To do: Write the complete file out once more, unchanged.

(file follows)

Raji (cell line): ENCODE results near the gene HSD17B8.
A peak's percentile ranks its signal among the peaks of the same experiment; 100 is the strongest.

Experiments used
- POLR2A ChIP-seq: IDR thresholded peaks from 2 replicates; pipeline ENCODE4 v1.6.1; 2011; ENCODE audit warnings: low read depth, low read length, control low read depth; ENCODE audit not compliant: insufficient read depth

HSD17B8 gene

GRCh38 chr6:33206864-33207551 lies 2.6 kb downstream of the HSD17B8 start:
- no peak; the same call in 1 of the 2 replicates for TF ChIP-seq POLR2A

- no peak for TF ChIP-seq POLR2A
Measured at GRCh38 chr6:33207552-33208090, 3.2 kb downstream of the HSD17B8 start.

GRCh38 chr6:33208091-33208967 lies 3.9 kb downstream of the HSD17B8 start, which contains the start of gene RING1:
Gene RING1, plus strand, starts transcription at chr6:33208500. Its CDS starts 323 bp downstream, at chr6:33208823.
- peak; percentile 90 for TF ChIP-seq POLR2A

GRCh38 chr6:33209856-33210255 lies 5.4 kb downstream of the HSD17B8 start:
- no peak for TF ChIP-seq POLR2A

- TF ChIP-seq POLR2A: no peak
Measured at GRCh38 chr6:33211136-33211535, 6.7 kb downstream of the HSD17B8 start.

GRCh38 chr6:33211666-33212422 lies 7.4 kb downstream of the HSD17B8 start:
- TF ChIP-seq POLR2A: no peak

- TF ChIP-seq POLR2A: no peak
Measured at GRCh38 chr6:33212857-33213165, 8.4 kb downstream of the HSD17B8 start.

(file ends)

Raji (cell line): ENCODE results near the gene HSD17B8.
A peak's percentile ranks its signal among the peaks of the same experiment; 100 is the strongest.

Experiments used
- POLR2A ChIP-seq: IDR thresholded peaks from 2 replicates; pipeline ENCODE4 v1.6.1; 2011; ENCODE audit warnings: low read depth, low read length, control low read depth; ENCODE audit not compliant: insufficient read depth

HSD17B8 gene

GRCh38 chr6:33206864-33207551 lies 2.6 kb downstream of the HSD17B8 start:
- no peak; the same call in 1 of the 2 replicates for TF ChIP-seq POLR2A

- no peak for TF ChIP-seq POLR2A
Measured at GRCh38 chr6:33207552-33208090, 3.2 kb downstream of the HSD17B8 start.

GRCh38 chr6:33208091-33208967 lies 3.9 kb downstream of the HSD17B8 start, which contains the start of gene RING1:
Gene RING1, plus strand, starts transcription at chr6:33208500. Its CDS starts 323 bp downstream, at chr6:33208823.
- peak; percentile 90 for TF ChIP-seq POLR2A

GRCh38 chr6:33209856-33210255 lies 5.4 kb downstream of the HSD17B8 start:
- no peak for TF ChIP-seq POLR2A

- TF ChIP-seq POLR2A: no peak
Measured at GRCh38 chr6:33211136-33211535, 6.7 kb downstream of the HSD17B8 start.

GRCh38 chr6:33211666-33212422 lies 7.4 kb downstream of the HSD17B8 start:
- TF ChIP-seq POLR2A: no peak

- TF ChIP-seq POLR2A: no peak
Measured at GRCh38 chr6:33212857-33213165, 8.4 kb downstream of the HSD17B8 start.